|Course coordinator(s)||dr. ir. N Hofstra|
|Lecturer(s)||dr. F Ludwig|
|dr. ir. N Hofstra|
|dr. JRM Alkemade|
|dr. ir. AJH van Vliet|
|Examiner(s)||dr. ir. N Hofstra|
Language of instruction:
Assumed knowledge on:
This course is compulsory for BSc students in Environmental Sciences and optional for students from other BSc's and MSc's. We assume a general understanding of environmental problems and statistics as provided by the introductory courses for the BSc Environmental Sciences (BMW). Students from other BSc's and MSc's, interested in following this course may need to improve their level. We recommend these students to first take the course Air Quality (MAQ 11306) or the MSc course Principles of Environmental Sciences (ESA 20806), to update and extend their knowledge on basic concepts of air quality and environmental sciences, and Statistics 2 (MAT 15403).
BSc Thesis Enviornmental Quality and Systems Analysis (ESA-81303); Environmental Systems Analysis: Methods & Applications (ESA-22806) (MSc); Integrated Ecosystem Assessment in Regional Management (ESA-31306) (MSc); Environmental Assessment for Pollution Management (ESA-31806) (MSc).
This course introduces students to environmental systems analysis. We focus on its analytical tools to assess climate change impacts and adaptation and apply these tools to a climate change impacts problem.
Environmental problems are usually not easily solved, because of their complex multidisciplinary nature and the many stakeholders involved. Analysing such complex problems requires an approach integrating multiple scientific disciplines (from natural as well as social sciences), several environmental compartments (terrestrial, aquatic and atmosphere; including biotic and abiotic aspects), various temporal and geographical scales, and different system perspectives (e.g. from a regional or a flow perspective).
One of those complex environmental problems is climate change. You have all heard of climate change and know already a bit about it. You have for instance learned about and calculated the anthropogenic greenhouse effect in the Air Quality course. But do you actually know the details of climate change consequences in different regions? And do you know which tools are used to study climate change, its impacts and solutions? In this course we will study climate change further and introduce and apply the tools used to assess climate change impacts and adaptation.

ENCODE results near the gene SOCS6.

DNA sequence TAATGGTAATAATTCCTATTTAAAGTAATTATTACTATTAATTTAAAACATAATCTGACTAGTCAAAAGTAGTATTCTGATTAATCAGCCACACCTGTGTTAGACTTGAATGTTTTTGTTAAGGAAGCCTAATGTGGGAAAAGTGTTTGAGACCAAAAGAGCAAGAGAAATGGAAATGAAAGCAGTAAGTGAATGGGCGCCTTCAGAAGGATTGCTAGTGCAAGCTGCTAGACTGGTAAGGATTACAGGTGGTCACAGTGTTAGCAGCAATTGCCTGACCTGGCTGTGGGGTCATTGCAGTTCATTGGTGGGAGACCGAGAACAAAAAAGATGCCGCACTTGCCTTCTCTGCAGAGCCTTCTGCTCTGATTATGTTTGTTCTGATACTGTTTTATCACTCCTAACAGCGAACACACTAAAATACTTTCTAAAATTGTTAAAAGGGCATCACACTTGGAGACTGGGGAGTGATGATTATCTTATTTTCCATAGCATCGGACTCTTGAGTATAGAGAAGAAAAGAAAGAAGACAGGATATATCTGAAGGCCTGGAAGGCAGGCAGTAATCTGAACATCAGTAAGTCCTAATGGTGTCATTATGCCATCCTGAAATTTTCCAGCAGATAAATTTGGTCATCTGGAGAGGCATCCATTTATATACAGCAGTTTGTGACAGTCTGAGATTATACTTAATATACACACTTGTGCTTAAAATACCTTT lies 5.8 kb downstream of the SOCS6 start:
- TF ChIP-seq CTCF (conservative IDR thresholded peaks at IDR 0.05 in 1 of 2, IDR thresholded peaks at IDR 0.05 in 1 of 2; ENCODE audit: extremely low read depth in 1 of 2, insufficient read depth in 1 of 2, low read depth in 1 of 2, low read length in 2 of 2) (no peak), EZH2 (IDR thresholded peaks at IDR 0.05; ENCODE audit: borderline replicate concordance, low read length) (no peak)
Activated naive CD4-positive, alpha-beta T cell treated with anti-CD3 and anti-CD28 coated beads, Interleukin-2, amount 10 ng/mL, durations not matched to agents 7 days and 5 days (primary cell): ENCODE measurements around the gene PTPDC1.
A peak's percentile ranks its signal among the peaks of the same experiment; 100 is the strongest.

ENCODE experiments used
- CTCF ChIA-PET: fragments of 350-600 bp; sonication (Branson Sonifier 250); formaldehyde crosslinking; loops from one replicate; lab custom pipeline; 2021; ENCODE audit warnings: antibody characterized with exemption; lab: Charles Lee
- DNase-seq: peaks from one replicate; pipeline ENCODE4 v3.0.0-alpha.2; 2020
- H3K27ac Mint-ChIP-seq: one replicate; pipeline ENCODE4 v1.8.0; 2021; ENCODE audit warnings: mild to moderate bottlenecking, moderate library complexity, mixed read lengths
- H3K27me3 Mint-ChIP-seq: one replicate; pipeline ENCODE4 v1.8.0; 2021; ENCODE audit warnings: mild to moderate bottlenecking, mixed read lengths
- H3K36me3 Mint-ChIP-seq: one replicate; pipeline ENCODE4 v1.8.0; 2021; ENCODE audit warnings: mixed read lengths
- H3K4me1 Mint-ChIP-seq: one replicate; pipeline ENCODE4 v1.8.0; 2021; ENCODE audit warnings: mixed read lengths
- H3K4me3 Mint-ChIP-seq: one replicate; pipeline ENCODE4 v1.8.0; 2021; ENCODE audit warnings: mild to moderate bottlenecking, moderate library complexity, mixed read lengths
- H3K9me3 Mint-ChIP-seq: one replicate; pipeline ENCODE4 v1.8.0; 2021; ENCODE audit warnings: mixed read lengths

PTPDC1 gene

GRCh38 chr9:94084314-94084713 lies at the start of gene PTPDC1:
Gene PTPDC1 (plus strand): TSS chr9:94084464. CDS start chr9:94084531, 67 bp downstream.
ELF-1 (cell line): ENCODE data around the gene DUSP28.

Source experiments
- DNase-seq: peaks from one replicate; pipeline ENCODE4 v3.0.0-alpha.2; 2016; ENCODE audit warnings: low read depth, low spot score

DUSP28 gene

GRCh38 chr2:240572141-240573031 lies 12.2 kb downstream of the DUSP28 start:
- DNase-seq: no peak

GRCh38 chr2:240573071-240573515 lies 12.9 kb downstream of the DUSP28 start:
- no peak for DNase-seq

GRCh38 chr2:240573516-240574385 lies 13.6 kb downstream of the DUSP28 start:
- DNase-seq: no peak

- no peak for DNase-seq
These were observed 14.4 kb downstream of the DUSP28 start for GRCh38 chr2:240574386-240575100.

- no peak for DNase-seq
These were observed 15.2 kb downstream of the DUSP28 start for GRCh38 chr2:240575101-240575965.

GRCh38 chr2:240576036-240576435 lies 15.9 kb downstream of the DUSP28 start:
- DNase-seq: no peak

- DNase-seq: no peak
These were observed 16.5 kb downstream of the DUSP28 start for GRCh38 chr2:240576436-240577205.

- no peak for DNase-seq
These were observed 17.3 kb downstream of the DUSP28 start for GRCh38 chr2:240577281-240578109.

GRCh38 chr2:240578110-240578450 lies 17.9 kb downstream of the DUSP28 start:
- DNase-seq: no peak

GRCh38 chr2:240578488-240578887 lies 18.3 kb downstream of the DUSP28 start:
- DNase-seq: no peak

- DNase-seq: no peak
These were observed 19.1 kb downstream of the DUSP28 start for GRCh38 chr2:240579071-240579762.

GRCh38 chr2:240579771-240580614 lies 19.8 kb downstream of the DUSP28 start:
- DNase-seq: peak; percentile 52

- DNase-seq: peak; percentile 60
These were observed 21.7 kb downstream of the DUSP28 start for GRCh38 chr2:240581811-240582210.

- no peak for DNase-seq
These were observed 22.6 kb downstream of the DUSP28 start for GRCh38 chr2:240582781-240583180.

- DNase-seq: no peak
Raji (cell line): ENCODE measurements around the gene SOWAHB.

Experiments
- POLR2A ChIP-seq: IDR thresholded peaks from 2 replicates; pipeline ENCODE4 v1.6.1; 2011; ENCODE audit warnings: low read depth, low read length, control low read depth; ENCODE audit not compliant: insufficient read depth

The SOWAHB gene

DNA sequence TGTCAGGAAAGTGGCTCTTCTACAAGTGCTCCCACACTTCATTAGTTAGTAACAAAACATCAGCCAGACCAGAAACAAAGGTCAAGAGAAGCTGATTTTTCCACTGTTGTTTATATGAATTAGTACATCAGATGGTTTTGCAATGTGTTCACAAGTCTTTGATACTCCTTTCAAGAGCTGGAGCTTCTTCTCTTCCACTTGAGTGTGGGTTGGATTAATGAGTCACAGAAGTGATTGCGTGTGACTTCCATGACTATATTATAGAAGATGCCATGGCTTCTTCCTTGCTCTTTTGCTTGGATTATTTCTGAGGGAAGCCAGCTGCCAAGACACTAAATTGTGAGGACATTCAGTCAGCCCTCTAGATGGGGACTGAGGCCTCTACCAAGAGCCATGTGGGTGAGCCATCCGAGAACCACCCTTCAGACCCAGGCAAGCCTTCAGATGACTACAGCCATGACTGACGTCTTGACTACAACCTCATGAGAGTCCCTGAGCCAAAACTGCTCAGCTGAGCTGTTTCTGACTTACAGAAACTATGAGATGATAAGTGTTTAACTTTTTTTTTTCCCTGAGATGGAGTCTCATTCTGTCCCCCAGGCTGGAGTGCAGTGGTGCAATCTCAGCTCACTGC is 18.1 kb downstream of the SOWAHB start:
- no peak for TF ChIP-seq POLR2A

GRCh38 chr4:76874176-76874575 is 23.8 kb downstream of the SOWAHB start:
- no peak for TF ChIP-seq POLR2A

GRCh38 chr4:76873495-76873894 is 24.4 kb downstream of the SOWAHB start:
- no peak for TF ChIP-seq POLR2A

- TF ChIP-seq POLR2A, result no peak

This course teaches an environmental systems approach, the so-called flexible step approach, for analysing complex environmental problems such as climate change. This approach provides a general framework to consider multiple aspects in exploring alternative solutions for complex environmental problems. Different analytical tools exist that can be used in environmental systems analysis. A number of these tools will be addressed, but the focus is on the tools conceptual model, regression model and scenario analysis that together can be used to assess climate change impacts and adaptation.
The flexible step approach and climate change impact and adaptation assessment will be taught in lectures, practiced in a practical and applied in an assignment. In the assignment you will study a selected climate change impact problem linked to the study fields of staff of the environmental systems analysis groups. These include for instance health, tourism, ecosystem services and nutrients. Datasets will be provided and you will set up a conceptual model, develop a statistical regression model, apply scenario analysis, study adaptation options and communicate your results.
After successful completion of this course students are expected to be able to:
- explain basic characteristics of environmental systems analysis (ESA);
- explain the general procedure for environmental systems analysis (flexible step approach);
- explain basic causes, processes and impacts of climate change;
- assess climate change impacts and adaptation, by applying the three tools conceptual model, regression model and scenario analysis when given the required data. This implies that you can:
- discuss basic characteristics and purpose of the three tools;
- explain how the three tools contribute to the flexible step approach;
- use terminology used in the relevant fields;
- explain methodology of the three tools;
- conceptualise a climate change impact problem;
- execute a simple linear regression analysis;
- explain and execute scenario analysis, and;
- discuss opportunities and limitations of the three tools for ESA;
- discuss the value of the results for adaptation and mitigation policy making.
- attend lectures;
- active contribution to practical;
- project work in groups and writing a report.
65% written exam (individual grade, closed book, open questions);
35% project work (group grade: presentation & paper).
Literature will become available through blackboard.
|Verplicht voor:||BES||Environmental Sciences||BSc||2AF|